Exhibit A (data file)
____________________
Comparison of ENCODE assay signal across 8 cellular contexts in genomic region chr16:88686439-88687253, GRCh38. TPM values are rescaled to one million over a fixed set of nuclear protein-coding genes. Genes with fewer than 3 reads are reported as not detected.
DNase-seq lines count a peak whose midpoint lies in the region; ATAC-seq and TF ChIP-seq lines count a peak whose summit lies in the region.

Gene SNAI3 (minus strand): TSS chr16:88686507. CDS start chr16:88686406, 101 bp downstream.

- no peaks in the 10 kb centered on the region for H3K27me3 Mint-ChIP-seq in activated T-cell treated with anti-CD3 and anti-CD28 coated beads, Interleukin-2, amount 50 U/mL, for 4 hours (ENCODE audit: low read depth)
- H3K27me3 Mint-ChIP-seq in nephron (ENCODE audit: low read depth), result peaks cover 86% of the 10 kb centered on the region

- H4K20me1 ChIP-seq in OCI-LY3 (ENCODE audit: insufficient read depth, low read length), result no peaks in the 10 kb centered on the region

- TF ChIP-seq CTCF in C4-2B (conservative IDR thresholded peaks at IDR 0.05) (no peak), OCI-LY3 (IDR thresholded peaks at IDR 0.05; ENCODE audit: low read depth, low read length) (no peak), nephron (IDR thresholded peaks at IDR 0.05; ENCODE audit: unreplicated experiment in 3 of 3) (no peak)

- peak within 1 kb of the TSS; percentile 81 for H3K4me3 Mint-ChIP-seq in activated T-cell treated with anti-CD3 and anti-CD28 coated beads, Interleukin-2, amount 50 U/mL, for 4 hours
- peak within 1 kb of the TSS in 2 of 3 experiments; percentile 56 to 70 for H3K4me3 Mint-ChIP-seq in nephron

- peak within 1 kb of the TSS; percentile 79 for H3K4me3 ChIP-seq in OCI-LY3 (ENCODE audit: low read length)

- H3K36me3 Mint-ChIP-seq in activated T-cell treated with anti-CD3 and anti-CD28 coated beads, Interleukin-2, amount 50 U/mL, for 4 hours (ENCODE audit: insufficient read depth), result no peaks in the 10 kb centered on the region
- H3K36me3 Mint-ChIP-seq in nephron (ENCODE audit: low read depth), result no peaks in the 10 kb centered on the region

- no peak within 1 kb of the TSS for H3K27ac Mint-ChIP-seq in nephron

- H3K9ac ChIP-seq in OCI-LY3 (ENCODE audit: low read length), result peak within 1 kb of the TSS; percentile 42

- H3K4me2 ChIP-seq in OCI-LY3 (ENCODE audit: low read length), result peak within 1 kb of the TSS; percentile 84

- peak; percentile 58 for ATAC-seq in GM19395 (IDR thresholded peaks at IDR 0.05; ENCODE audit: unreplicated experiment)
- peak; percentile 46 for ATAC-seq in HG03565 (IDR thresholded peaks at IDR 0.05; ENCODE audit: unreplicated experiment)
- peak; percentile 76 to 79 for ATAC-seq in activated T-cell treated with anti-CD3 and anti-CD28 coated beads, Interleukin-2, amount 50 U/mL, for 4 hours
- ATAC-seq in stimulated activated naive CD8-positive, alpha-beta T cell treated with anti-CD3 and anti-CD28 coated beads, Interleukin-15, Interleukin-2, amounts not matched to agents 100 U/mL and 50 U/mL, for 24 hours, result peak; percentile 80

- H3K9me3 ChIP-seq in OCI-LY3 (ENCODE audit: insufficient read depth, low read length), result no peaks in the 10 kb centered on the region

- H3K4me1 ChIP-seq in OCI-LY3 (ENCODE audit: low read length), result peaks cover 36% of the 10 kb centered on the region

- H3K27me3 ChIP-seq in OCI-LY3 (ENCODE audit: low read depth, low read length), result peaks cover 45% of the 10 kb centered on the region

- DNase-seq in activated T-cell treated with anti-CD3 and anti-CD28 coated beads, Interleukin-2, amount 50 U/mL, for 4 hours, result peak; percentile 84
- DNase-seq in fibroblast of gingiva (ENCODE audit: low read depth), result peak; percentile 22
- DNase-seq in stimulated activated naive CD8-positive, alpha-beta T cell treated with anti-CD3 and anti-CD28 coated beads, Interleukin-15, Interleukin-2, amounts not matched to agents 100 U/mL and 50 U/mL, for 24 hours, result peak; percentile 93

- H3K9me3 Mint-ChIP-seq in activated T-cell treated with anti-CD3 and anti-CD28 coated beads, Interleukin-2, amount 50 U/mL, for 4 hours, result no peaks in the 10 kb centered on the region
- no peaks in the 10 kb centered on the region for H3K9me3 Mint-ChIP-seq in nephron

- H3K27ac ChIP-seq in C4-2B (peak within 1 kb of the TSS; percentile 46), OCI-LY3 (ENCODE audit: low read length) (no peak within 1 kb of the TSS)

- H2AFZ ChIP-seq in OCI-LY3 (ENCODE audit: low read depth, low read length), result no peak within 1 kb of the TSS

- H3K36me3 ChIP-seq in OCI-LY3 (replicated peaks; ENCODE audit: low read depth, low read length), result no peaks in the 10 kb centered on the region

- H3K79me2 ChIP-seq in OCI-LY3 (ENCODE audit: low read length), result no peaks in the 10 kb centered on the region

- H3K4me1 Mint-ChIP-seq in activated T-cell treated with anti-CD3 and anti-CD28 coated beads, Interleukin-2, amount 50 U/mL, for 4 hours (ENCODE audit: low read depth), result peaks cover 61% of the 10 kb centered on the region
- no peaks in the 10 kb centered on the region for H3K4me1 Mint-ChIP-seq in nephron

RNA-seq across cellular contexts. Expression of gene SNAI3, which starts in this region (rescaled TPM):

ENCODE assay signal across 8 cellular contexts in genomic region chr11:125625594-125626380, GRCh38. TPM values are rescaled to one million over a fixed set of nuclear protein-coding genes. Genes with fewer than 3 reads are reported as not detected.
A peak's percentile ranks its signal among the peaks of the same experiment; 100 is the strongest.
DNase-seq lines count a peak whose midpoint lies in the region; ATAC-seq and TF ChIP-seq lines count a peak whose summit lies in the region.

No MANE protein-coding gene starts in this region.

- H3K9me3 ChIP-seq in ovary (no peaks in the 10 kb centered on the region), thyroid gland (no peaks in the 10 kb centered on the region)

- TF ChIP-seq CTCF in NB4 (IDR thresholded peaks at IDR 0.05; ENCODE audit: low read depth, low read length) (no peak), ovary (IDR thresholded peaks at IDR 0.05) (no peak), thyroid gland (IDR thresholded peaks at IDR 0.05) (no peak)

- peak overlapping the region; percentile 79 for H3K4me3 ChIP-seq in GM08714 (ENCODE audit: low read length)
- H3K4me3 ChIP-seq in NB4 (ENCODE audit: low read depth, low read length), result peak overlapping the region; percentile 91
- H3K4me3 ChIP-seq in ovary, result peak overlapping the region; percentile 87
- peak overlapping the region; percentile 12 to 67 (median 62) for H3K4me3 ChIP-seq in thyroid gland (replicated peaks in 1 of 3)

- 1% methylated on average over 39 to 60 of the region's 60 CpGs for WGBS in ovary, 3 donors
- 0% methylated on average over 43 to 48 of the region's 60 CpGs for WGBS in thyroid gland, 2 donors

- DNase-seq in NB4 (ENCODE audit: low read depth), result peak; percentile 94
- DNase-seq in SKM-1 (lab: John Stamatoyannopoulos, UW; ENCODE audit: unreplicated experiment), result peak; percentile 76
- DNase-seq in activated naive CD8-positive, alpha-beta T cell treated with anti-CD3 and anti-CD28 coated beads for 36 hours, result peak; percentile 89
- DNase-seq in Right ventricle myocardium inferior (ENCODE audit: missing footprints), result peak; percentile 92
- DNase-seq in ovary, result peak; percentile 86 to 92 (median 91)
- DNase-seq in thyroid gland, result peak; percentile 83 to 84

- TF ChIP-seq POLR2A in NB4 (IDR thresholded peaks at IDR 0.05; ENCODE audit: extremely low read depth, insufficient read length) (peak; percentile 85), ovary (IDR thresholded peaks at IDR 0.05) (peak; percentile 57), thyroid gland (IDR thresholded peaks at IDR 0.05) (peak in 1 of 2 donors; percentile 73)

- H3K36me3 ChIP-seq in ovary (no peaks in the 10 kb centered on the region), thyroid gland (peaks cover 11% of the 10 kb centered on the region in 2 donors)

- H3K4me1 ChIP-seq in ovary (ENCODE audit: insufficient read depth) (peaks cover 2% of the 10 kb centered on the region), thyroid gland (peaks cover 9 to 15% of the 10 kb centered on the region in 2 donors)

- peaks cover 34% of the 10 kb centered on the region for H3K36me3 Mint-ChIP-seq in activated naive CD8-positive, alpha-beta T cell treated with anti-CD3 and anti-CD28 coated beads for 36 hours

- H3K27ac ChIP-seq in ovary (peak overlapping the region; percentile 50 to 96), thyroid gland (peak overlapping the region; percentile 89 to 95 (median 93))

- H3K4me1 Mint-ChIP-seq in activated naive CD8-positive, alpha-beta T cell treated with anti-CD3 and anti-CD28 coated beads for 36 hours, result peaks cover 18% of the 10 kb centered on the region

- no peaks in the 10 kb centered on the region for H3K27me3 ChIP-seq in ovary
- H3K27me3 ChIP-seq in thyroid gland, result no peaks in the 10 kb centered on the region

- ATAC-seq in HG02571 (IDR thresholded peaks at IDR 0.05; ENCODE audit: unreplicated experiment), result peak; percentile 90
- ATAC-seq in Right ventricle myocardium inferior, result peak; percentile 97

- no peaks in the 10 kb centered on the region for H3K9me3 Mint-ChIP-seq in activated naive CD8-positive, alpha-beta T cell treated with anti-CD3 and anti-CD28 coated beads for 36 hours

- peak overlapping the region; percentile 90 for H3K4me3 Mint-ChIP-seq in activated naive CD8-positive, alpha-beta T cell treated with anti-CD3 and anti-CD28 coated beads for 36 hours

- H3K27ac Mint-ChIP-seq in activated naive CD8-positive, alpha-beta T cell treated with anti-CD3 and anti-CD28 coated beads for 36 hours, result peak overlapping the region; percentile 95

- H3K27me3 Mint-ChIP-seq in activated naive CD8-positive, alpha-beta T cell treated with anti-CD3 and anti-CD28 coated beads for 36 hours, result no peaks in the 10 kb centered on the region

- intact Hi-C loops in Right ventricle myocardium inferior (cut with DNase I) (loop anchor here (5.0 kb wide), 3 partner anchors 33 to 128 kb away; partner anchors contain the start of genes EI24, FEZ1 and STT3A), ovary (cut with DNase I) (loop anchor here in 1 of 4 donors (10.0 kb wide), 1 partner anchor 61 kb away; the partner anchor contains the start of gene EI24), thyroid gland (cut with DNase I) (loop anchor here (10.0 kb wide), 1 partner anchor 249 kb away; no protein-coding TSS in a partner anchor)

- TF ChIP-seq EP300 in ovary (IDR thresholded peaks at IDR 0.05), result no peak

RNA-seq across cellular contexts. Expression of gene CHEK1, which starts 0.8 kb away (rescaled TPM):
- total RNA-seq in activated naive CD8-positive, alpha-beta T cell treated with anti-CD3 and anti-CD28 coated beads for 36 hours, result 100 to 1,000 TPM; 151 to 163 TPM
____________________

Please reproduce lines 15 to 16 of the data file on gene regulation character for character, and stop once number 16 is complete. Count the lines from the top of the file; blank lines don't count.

- H3K4me2 ChIP-seq in OCI-LY3 (ENCODE audit: low read length), result peak within 1 kb of the TSS; percentile 84

- peak; percentile 58 for ATAC-seq in GM19395 (IDR thresholded peaks at IDR 0.05; ENCODE audit: unreplicated experiment)